• Andrus and Carlson

"I've long thought that Governor Andrus has never been given the full credit he deserved for the critical role he played in leading the way to passage of the greatest single piece of conservation legislation in American history. So I set out to make sure the history books properly reflect this excellent piece of his legacy." - Chris Carlson

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Now that Hillary Clinton is about to shatter the glass ceiling hanging over the White House’ Oval Office, one has to ask when is Idaho going to get with the program?

All of the states touching Idaho’s border save Nevada, have had at least one female governor. Oregon and Washington have had two. Some have been as good if not better than any male who has held the office. One need look no further than former Washington Governor Christine Gregoire. History will treat her tenure (2005-2013) far more kindly than Washington’s first female governor, Dixy Lee Ray (1981-1985), who despised the press and the media returned the love in kind.

Governor Ray was upset in the 1984 Democratic primary by State Senator Jim McDermott, who many thought would coast to election only to be upset himself by King County Executive John Spellman in the general.

Oregon’s first female chief executive was veteran legislator Barbara Roberts. A bit like Dixy Lee Ray, she had a tart tongue, sharp wit and a hard time masking her intelligence. She chose not to seek a second term. Indeed, if there is one common denominator among the female chief executives in the states bordering Idaho, all except Gregoire only served one term: Barbara Roberts of Oregon, 1991-1995; Olene Walker of Utah, 2003-2005;Judy Martz of Montana, 2001-2005; and, Nellie Tayloe Ross of Wyoming, 1925-1927.

So how come no female figure has emerged in Idaho? There’s no easy answer as both parties have had talented women who could handle the job with ease as well if not better than many of the men who have served as governor.

On the Republican side many thought Louise Shadduck, who started her career as a journalist in her hometown of Coeur d’Alene, working for the Coeur d’Alene Press. She almost single-handidly over the years built up the Republican Party in Kootenai county. She mentored a number of Republican males who went onto public service, both elected and non-elected. Talented Republicans from Steve Symms to Phil Reberger to David Leroy considered Louise a mentor.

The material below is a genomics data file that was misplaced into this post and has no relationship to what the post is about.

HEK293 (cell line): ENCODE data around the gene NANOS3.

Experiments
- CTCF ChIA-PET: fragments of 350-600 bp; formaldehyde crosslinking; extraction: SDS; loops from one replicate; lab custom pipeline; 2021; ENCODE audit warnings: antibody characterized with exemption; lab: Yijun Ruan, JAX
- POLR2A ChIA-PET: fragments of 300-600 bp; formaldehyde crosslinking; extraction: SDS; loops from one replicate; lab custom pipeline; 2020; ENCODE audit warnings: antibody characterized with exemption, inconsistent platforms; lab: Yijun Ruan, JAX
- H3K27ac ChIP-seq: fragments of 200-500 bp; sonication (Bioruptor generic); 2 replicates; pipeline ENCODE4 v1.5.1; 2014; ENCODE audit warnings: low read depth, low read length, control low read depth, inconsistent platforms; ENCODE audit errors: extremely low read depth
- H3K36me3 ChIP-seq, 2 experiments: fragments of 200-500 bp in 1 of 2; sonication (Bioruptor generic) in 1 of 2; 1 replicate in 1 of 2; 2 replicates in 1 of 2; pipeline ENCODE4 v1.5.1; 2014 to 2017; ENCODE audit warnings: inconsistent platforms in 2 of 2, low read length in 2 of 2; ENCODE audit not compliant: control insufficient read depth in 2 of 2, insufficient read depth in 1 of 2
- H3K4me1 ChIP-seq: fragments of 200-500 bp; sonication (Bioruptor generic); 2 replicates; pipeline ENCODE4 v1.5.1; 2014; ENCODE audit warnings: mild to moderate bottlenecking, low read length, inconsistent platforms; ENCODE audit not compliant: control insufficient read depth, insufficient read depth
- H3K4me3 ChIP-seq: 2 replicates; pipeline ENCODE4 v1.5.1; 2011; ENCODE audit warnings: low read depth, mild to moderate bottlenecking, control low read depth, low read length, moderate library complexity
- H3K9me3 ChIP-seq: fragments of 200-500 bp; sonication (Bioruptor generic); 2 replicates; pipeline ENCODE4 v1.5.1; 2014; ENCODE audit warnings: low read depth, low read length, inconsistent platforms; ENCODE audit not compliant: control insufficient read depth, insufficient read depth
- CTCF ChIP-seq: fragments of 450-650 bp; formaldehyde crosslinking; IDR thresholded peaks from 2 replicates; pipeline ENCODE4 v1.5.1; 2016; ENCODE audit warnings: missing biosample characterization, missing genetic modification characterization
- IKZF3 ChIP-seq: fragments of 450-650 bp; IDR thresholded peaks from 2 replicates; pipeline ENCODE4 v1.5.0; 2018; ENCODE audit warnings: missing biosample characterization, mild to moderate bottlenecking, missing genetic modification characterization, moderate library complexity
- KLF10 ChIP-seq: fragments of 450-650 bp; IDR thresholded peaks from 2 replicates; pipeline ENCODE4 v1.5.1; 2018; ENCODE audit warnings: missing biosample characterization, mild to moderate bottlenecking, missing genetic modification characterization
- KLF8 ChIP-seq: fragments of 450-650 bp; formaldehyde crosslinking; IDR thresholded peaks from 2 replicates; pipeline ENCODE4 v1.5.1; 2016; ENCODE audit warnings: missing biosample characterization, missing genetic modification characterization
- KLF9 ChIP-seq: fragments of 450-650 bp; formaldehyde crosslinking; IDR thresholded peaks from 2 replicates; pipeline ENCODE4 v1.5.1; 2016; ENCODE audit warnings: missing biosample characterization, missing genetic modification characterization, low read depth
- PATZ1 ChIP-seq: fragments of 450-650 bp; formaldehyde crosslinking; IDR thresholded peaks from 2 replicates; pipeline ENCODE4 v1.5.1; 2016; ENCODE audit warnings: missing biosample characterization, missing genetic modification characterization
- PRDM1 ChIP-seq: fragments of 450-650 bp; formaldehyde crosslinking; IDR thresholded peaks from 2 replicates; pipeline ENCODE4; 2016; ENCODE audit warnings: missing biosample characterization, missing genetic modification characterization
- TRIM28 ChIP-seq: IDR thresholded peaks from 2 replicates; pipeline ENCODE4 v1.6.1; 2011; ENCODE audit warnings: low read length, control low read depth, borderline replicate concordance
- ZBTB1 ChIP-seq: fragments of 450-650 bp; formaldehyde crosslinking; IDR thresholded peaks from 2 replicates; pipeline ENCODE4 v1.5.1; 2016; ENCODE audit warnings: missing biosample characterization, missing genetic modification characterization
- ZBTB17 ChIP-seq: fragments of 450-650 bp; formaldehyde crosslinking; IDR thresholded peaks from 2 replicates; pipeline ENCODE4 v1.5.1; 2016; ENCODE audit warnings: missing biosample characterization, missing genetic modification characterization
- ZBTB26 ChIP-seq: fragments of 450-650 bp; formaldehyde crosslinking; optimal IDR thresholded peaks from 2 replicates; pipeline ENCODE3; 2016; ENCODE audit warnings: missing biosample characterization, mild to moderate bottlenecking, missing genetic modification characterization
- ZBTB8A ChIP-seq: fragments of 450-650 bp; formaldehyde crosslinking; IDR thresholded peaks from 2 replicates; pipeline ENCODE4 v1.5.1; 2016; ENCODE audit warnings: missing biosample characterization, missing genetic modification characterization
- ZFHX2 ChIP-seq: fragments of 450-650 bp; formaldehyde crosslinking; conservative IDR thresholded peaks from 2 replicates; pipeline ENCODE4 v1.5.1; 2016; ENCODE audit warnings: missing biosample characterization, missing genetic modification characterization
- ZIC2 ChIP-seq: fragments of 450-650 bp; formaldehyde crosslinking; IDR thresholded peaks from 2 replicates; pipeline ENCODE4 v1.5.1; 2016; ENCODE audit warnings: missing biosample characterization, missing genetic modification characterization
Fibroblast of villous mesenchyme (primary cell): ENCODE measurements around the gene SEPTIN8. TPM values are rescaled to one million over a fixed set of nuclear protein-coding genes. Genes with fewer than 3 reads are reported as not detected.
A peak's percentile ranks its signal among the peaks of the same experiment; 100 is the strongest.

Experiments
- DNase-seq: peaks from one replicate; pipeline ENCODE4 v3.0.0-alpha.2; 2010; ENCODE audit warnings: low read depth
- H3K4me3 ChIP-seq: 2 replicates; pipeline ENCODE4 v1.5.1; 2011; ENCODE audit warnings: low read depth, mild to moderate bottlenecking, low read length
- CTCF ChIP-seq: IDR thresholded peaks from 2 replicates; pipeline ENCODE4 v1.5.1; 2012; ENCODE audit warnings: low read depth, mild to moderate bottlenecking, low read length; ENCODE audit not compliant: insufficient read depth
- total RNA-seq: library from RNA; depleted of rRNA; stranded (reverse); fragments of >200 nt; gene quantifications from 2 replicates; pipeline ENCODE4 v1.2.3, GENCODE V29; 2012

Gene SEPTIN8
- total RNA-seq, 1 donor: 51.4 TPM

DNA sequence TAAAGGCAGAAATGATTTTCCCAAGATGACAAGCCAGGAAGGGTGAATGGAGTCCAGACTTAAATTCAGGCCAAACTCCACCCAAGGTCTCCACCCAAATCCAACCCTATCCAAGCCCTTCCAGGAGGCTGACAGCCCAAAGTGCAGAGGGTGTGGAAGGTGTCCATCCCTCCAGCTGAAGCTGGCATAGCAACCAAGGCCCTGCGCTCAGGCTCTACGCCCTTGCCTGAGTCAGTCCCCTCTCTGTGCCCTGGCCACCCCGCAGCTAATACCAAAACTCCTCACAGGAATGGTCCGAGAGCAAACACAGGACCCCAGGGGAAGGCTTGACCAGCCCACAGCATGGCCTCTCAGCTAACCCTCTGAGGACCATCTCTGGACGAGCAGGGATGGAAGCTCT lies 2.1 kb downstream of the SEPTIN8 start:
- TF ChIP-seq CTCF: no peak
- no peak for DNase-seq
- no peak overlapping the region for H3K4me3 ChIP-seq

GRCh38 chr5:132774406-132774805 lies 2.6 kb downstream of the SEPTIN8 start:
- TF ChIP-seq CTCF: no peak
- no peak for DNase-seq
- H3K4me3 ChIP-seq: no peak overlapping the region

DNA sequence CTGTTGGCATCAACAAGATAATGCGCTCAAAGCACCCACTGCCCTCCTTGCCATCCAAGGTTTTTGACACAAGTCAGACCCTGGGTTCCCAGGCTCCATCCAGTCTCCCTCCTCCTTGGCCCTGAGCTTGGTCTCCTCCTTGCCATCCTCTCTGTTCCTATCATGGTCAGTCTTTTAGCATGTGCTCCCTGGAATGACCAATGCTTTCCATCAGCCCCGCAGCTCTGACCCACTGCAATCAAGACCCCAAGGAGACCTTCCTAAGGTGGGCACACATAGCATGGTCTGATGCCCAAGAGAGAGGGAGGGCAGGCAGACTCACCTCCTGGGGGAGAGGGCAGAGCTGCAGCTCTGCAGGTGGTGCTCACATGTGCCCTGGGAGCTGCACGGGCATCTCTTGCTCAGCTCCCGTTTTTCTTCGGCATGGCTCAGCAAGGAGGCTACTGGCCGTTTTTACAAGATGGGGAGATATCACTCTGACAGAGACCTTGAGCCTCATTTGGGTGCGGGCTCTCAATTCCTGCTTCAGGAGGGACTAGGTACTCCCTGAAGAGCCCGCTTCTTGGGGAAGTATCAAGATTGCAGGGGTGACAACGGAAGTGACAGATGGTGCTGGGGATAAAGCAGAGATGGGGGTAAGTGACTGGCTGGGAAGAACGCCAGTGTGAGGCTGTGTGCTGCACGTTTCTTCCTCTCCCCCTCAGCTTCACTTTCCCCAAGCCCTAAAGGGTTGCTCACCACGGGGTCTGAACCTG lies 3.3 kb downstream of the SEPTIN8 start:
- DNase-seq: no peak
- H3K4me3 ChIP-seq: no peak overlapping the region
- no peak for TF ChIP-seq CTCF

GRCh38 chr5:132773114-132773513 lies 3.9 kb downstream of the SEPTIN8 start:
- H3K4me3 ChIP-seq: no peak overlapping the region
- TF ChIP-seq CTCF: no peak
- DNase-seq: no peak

She was the first female administrative assistant to an Idaho governor, serving Governor C.A. “Doc” Robins from 1946 to 1950. She became the first female head of a department when under Governor Bob Smylie she created and ran the forerunner of the Department of Commerce and Economic Development.

She seemed a sure bet to be Idaho’s first female governor but an attempt to unseat Gracie Pfost from the First District Congressional seat did not succeed. It was, however, another first for Ms. Shadduck. It was the first time in the nation’s history both major political parties chose female standard bearers in a congressional race. Louise never put her name on a ballot again.

The only Republican female actually to file for governor was State Senator Rachael Gilbert from Boise. She ran second, however, to Middleton State Senator Roger Fairchild in the 1990 Republican primary, losing by some 5000 votes.

Among current GOP officeholders the best bet for a female to break that glass ceiling would be JFAC co-chair Shawn Keough from Sandpoint. A moderate, pro-education Republican she has proven to be a tough campaigner rebuffing three serious primary challenges from hard right-wing Tea Party types.

Though she has never expressed any interest in being governor some pundits speculate that current Lt. Governor Brad Little might encourage her to run for his job when he runs for governor in 2018 with the thought they might be an attractive winning “ticket.” If Little were to then move onto the Senate Keough might inherit the job.

Another more than qualified Republican female is Sandy Patano, former Senator Larry Craig’s State Director. Intelligent, articulate, a superb strategist and a long-time political activist, she would be a good bet also—if she ran.

There’s one other dark horse possibility: rumors persist that the reason Governor Otter is raising funds for his PAC is that while he won’t run for a fourth term, his wife, Lori, just might. No slouch at campaigning, she could be a formidable candidate and if she won the primary a lock to break that glass ceiling.

When one turns to the Democratic side it says something that few names come to mind. Former Governor Cecil Andrus always thought Orofino State Senator Marguerite McLaughlin would have made a terrfic governor and he encouraged her to run. Despite rumors to the contrary, Andrus never pushed daughter Tracey to run for Boise mayor or any other elective office. Nonetheless, had she ever sought to be governor she too would have been a good bet to break the ceiling.

Likewise, former Democratic National committeewoman Jeanne Buell from Worley could have been a credible, winning candidate. None of these folks ran, however. Among today’s current crop of Democrat officeholders only former State Senator Holli Woodings is a possibility. Minority Leader Senator Michelle Stinnett has said never.